Last Wednesday, the Village of Oak Park filled two trolleys with architects, developers and real estate agents from out-of-town and showed them a thing or two about development in the village.

A Who’s Who of local government officials led the excursion, which highlighted key development opportunities like the soon-to-be vacated Foley-Rice dealership on Madison, the Pancake House building on Lake Street at Forest, and the Avenue Club building on South Boulevard near Oak Park Avenue, which formerly housed Val’s halla Records.

The village also released two requests for qualifications (RFQs), seeking anyone interested in developing the Colt Building at 1145 Lake St. and a parcel spanning the 200 and 300 blocks of Madison Street.

Perry Vietti, chief operating officer of Interfaith Housing Development Corporation, said his organization is interested in affordable housing opportunities in Oak Park. Part of their mission is to help low income and homeless people.

“Like most of the metropolitan area, housing is very expensive,” he said. “Even people with decent incomes have a hard time, and Oak Park is no different than anywhere else. I think Oak Park is a great place to live, a diverse community, historic character, great public transportation,” Vietti said. “It’s one of the ring suburbs that is really desirable.”

Vietti, who currently lives in the village, said he wasn’t aware of all the available parcels in Oak Park. The loss of affordable housing at the YMCA piqued his organization’s interests.

William Crowden-a former Oak Parker who graduated from OPRF High School and now works as a real estate advisor for SR Commercial in Chicago-said his company is assembling a package about Oak Park for potential developers.

“In my opinion, it seems to be stronger than a lot of the other markets in the area because of its diversity and proximity to the city,” Crowden said. “Oak Park is constantly strong; it’s a great opportunity for developers.

“It’s a diverse market, good demographics and national companies are showing strong interest,” he said later. “Oak Park is a market I have a lot of interest in because I feel like they’re missing some aspects of national tenants.”

Crowden said a number of national banks and retailers have expressed interest in Oak Park, but he could not elaborate further. He also thought it was “refreshing” that the village is actively involved in the development process and in looking for green buildings in future projects.

Elliot Offenbach, in development and acquisitions at Sierra Realty Advisors, a Chicago commercial real estate brokerage firm, said there are “vast opportunities in Oak Park with respect to development. Developers are obviously interested in Oak Park. It’s a tight market and a lot of great opportunities were shown by the [village]. They seem pro-active in furthering opportunities for development.”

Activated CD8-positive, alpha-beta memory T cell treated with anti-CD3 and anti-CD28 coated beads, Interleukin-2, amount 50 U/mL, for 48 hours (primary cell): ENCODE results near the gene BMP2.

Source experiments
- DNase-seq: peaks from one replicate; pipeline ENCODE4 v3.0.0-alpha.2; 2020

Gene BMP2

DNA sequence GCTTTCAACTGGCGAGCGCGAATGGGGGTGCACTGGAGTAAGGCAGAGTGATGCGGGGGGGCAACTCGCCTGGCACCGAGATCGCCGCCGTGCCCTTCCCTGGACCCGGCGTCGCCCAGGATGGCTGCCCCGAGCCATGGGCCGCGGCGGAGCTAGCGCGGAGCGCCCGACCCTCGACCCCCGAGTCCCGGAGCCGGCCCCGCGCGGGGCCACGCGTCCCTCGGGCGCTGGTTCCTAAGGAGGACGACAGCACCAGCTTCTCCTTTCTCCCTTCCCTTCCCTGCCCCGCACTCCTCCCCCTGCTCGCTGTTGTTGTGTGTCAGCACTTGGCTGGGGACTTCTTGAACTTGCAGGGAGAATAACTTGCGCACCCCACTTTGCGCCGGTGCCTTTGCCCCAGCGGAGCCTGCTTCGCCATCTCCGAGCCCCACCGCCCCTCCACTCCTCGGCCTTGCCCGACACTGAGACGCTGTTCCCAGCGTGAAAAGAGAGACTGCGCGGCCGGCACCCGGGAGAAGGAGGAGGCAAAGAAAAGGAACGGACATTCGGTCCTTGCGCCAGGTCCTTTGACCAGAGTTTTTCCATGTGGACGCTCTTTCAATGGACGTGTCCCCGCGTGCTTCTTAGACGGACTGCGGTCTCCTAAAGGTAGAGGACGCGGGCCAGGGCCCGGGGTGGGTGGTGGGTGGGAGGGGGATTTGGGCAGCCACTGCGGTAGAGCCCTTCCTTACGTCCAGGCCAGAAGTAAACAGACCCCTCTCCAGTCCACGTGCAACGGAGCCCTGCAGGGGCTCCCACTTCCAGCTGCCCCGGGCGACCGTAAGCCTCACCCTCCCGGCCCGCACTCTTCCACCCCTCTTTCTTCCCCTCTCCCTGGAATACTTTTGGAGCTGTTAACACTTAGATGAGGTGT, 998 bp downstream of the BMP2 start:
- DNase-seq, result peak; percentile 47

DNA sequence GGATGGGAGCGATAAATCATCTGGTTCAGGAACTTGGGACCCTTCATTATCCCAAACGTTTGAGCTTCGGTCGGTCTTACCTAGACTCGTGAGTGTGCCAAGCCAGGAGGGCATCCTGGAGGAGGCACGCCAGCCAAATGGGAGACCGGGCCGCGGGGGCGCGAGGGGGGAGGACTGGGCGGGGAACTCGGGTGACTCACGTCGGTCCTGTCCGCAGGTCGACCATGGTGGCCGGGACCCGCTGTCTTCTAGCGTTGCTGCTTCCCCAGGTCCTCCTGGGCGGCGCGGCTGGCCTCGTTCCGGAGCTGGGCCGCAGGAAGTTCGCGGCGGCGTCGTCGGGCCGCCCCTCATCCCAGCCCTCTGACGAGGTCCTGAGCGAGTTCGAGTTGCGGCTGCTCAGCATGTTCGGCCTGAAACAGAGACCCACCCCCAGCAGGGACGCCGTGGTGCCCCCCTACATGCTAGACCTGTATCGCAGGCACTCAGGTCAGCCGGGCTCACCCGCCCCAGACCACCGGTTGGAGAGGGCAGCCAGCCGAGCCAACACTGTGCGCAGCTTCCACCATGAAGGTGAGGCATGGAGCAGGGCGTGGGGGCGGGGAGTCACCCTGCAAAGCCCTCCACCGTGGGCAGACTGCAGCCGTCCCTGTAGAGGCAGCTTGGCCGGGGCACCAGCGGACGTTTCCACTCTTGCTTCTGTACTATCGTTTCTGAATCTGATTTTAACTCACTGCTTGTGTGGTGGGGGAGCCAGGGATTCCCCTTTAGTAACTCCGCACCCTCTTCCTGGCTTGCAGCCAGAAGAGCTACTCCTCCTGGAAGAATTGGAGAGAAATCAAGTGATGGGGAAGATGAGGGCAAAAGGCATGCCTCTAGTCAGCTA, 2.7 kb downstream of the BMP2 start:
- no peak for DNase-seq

Kathleen Hess, associate principal of Hanno Weber & Associates, an architecture and urban design firm, also feels there are “wonderful” development opportunities in Oak Park.

“I know they were stressing retail, and I think there might be other opportunities for housing,” Hess said. “I’m not sure if that’s what Oak Park is interested in. … My impression is that the village is very interested in encouraging the right kind of mix for the area, and I think they’re very open to suggestions.”

Chris Michaud, associate at Hanno Weber, liked what Oak Park is doing with Marion Street and the downtown area. He also agreed with Oak Park’s encouragement of green planning, something his company has practiced for years.

“Whenever you do architecture, you should think of it in terms of sustainability and not be wasteful in your practices,” he said. “I think that’s just smart design.”

Anthony Campagni, retail broker for Baum Realty Group in Chicago, believes Oak Park has a strong retail market, which is “highly sought after” by developers.

He said Oak Park is still lacking in national retail presence, possibly because of the constant state of flux on Lake Street, coupled with the lack of available space there.

“That’s really the only place you want to be,” he said. “There’s really no secondary market besides it in terms of national retail. The market has been challenging. … Madison is yet to become what it could be in terms of national presence, or even Harlem. I’m not quite sure why.”

He pinpointed the Madison Street and Oak Park Avenue intersection as a key spot for development with several available parcels.

“I’m sure there would be a resurgence of interest from retailers if you had a few people clean it up and shed some new light on it,” Campagni said.

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